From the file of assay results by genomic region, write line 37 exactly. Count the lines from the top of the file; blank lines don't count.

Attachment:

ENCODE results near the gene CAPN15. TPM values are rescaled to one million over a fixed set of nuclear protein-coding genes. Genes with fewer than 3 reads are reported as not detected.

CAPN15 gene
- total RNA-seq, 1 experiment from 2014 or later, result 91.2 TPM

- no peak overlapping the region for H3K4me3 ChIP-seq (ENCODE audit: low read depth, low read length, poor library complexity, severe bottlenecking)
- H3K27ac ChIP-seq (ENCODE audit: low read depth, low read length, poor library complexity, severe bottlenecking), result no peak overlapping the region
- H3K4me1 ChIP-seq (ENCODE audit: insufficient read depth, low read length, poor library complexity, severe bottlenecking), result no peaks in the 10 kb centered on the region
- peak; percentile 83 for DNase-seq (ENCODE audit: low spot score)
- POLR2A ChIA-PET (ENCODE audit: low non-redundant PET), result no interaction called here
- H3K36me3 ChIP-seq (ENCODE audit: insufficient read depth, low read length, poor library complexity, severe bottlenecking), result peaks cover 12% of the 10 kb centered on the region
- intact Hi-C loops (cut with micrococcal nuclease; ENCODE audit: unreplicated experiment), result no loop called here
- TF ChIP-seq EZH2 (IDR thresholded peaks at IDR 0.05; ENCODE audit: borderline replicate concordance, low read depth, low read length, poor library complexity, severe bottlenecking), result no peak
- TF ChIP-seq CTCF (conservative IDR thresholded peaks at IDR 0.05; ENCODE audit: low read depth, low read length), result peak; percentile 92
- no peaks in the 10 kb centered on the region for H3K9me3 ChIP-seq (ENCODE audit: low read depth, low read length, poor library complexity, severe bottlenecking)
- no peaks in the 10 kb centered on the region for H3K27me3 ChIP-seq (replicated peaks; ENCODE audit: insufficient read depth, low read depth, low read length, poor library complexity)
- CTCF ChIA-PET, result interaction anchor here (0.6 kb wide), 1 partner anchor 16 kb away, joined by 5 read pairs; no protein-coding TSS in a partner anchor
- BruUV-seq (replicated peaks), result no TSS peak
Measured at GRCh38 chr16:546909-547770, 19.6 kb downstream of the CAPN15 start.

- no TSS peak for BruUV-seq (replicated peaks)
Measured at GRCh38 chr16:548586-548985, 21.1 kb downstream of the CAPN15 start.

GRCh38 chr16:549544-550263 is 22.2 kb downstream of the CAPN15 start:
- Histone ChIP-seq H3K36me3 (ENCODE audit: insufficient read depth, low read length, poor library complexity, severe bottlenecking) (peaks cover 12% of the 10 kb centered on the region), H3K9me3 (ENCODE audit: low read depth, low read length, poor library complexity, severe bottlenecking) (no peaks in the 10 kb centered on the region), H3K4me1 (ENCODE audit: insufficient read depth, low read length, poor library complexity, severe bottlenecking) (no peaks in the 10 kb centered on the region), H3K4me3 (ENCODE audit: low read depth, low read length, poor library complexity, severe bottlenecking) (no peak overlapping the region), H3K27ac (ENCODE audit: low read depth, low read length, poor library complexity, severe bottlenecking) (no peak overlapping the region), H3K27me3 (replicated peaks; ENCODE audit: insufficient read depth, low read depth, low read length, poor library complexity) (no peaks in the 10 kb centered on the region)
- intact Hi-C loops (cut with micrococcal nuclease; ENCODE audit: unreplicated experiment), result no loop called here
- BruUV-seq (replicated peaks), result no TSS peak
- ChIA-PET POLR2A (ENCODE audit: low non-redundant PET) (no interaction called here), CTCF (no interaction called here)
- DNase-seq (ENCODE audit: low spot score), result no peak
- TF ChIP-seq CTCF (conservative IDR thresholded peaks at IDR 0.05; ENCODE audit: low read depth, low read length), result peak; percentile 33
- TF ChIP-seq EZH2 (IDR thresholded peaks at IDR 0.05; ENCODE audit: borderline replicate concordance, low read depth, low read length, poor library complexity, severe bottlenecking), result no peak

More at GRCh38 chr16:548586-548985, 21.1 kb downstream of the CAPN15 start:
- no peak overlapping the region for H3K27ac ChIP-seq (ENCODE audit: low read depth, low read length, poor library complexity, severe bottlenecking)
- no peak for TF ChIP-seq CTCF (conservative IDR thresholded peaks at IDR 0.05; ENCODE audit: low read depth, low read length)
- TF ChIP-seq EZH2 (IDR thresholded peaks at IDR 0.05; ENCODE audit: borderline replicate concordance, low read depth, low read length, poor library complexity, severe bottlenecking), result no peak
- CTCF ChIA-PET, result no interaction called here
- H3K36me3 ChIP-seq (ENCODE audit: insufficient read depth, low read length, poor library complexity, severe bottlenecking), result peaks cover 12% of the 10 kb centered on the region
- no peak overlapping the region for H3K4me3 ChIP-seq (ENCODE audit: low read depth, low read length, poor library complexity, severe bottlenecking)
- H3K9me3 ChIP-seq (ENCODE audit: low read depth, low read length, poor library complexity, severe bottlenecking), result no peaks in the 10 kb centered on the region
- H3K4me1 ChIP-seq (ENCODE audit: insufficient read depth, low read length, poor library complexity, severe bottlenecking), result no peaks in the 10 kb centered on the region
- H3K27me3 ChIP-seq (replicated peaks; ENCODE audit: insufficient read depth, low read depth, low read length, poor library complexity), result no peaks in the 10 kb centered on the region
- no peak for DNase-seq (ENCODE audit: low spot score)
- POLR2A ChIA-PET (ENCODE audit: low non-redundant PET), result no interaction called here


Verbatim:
- H3K27me3 ChIP-seq (replicated peaks; ENCODE audit: insufficient read depth, low read depth, low read length, poor library complexity), result no peaks in the 10 kb centered on the region